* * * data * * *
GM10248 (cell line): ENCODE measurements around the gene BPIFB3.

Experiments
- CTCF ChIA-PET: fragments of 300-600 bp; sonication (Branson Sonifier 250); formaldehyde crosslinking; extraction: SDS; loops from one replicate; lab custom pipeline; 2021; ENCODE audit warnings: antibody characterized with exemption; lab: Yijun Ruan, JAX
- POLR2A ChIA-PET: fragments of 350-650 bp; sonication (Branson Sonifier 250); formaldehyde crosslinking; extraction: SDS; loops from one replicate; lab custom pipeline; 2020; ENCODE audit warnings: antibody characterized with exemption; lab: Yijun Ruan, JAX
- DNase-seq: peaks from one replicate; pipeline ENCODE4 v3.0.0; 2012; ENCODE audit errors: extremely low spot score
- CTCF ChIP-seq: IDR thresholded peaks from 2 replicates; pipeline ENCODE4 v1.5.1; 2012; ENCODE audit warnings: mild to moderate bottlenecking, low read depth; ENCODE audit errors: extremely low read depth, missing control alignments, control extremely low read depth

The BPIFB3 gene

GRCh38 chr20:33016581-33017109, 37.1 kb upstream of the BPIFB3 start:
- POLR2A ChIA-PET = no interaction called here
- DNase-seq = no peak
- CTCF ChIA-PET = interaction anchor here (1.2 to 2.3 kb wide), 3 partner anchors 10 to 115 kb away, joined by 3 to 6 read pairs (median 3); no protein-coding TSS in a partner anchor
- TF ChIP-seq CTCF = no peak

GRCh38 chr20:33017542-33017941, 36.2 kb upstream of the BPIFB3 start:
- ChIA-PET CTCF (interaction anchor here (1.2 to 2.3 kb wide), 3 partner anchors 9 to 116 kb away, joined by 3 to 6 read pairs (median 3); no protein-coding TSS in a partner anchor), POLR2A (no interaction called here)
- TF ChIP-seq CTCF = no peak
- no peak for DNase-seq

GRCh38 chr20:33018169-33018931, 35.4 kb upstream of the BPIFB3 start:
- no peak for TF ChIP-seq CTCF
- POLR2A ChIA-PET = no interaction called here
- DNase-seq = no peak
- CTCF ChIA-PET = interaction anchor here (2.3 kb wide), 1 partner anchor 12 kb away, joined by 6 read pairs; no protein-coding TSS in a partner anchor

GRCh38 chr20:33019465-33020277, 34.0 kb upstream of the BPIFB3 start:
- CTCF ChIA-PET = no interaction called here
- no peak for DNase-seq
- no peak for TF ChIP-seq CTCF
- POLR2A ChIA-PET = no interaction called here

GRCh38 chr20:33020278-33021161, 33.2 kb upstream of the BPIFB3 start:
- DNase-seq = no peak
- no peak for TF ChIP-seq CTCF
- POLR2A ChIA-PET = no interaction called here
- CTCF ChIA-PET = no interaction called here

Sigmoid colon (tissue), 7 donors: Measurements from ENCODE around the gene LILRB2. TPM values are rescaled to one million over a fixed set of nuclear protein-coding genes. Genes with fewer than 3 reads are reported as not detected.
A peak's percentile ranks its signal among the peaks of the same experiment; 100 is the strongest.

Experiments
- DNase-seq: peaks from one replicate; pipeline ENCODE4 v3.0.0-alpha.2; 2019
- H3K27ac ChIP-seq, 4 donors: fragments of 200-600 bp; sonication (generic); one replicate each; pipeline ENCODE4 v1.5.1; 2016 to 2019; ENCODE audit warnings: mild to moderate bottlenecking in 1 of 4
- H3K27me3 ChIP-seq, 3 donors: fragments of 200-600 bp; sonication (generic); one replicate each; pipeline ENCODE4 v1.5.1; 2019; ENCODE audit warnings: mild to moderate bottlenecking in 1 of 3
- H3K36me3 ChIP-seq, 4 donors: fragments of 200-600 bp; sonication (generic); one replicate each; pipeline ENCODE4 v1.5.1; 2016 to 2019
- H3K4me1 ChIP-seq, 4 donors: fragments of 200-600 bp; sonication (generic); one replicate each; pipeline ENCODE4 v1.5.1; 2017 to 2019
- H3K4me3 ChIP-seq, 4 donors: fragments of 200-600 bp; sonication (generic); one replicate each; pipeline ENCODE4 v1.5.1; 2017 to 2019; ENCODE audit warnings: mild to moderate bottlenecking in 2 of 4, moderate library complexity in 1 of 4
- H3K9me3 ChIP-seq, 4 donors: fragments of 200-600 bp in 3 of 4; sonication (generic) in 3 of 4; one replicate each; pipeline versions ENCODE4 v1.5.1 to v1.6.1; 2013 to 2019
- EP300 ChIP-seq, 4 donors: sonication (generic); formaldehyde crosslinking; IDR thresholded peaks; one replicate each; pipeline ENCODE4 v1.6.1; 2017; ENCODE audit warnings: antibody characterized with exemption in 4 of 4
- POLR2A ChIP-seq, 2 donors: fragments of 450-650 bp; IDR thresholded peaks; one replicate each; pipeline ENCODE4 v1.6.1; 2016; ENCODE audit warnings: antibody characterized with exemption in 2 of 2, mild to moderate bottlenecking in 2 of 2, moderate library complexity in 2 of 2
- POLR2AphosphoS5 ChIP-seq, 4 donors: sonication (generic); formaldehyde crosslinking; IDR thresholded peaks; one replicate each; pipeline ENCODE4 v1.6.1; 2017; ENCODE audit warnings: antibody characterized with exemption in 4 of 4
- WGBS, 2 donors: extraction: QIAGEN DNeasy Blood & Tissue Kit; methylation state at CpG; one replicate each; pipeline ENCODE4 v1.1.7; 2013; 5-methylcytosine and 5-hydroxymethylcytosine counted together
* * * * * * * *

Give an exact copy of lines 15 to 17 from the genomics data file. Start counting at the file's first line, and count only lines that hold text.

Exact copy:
- TF ChIP-seq CTCF = no peak
- no peak for DNase-seq

GRCh38 chr20:33018169-33018931, 35.4 kb upstream of the BPIFB3 start: